c:\mywebdirs\informit\subdir\log.txt

this.MapPathSecure("log.txt")

c:\mywebdirs\informit\subdir\log.txt

Request.Path

/informit/subdir/pathsample.aspx/extra

Request.FilePath

/informit/subdir/pathsample.aspx

Request.CurrentExecutionFilePath

/informit/subdir/pathsample.aspx

Request.PathInfo

/extra

Request.PhysicalPath

c:\mywebdirs\informit\subdir\pathsample.aspx

Request.PhysicalApplicationPath

c:\mywebdirs\informit\

Request.ApplicationPath

/informit

Request.Url

http://localhost/informit/subdir/client.aspx/extra

Request.RawUrl

/informit/subdir/pathsample.aspx/extra

Response.ApplyAppPathModifier("foo.aspx")

/informit/subdir/foo.aspx

this.ResolveUrl("~/client.aspx")

/informit/pathsample.aspx


Path Mapping

We start by looking at one of the most commonly used path methods in ASP.NET: MapPath. This useful function converts a virtual path into its corresponding physical path and is typically used to read or modify physical files on the server in the context of a Web request. It is available through the HttpRequest object, and for backward compatibility with classic ASP, it is also available through the HttpServerUtility object (accessed via the HttpContext or Page Server property). As an example of its use, suppose you wanted to write an entry into a log file when a page was accessed. Assuming that the log file is named log.txt and is located in the same directory as the .aspx page that is accessing it, you could write to the file with the following code:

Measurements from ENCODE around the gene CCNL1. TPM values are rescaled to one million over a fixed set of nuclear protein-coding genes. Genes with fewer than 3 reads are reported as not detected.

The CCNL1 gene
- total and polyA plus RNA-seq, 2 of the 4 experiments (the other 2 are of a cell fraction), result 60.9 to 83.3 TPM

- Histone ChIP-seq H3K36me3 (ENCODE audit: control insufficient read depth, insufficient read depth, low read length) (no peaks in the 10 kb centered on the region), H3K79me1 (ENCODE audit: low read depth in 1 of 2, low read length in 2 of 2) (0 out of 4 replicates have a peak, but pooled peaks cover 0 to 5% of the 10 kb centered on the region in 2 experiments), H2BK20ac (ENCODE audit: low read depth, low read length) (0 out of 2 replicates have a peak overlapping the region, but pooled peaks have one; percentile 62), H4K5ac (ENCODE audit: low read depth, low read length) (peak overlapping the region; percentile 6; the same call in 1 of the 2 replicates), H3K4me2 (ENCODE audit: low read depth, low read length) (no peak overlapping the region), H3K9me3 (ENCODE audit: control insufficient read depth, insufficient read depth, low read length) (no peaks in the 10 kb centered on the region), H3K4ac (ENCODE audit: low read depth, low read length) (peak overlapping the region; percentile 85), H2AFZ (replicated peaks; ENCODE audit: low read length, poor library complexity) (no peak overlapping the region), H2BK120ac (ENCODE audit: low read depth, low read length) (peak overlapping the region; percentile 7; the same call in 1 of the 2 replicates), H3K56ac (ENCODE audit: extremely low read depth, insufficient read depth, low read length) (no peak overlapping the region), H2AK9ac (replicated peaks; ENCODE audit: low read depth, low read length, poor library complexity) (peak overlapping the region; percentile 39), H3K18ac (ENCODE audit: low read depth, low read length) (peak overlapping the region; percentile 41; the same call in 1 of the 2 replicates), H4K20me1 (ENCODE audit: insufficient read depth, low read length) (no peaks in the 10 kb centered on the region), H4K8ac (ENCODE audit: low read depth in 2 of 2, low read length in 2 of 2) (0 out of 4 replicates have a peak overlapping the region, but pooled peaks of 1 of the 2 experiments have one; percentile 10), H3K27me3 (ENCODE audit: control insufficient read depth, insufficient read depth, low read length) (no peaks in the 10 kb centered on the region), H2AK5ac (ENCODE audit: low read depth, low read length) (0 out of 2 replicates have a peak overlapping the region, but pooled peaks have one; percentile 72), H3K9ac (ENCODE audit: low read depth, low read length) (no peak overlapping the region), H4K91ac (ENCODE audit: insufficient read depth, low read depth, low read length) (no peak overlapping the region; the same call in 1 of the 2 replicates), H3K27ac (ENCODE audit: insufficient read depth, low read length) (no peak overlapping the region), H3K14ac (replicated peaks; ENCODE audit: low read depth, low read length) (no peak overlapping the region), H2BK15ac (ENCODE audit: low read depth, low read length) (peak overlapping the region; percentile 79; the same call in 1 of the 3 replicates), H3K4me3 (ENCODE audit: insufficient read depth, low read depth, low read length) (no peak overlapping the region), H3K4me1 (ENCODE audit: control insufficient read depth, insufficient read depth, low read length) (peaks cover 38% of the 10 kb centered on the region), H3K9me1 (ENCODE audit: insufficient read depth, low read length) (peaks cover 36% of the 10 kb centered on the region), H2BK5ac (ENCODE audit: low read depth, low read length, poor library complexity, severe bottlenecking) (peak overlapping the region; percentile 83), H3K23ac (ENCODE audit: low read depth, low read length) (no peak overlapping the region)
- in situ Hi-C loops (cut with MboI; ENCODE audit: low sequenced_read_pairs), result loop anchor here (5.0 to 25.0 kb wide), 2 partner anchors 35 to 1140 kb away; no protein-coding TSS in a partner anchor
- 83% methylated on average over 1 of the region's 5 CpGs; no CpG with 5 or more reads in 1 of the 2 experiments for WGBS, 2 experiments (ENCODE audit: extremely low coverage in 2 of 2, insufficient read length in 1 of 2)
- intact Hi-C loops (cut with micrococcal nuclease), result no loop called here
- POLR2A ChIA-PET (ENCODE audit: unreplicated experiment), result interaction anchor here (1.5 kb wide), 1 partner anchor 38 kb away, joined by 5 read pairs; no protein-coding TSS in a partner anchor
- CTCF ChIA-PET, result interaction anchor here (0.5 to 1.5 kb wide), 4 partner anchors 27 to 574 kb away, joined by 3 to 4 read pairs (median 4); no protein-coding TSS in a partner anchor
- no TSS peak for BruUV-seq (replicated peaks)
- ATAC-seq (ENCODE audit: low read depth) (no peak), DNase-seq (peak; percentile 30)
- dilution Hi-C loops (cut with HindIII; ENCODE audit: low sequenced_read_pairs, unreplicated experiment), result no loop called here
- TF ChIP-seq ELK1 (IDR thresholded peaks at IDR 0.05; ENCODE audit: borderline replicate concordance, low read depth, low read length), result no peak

// within a method of the Page class
string logfile = Request.MapPath("log.txt");
using (StreamWriter sw = File.AppendText(logfile))
{
 sw.WriteLine("I was here at {0}", DateTime.Now);
}

Notice in Table 1 that the call to MapPath with a string of log.txt resulted in the complete path c:\mywebdirs\informit\subdir\log.txt corresponding to the physical location of the virtual directory accessed in the request. In general, any time you call MapPath, it prefixes the string you pass in with the complete physical directory path to the current directory to which the request was dispatched. This is useful any time you need to access a physical file on disk that is placed in the same directory as your page, particularly for things such as loading XML files, writing to log files, and performing file manipulation.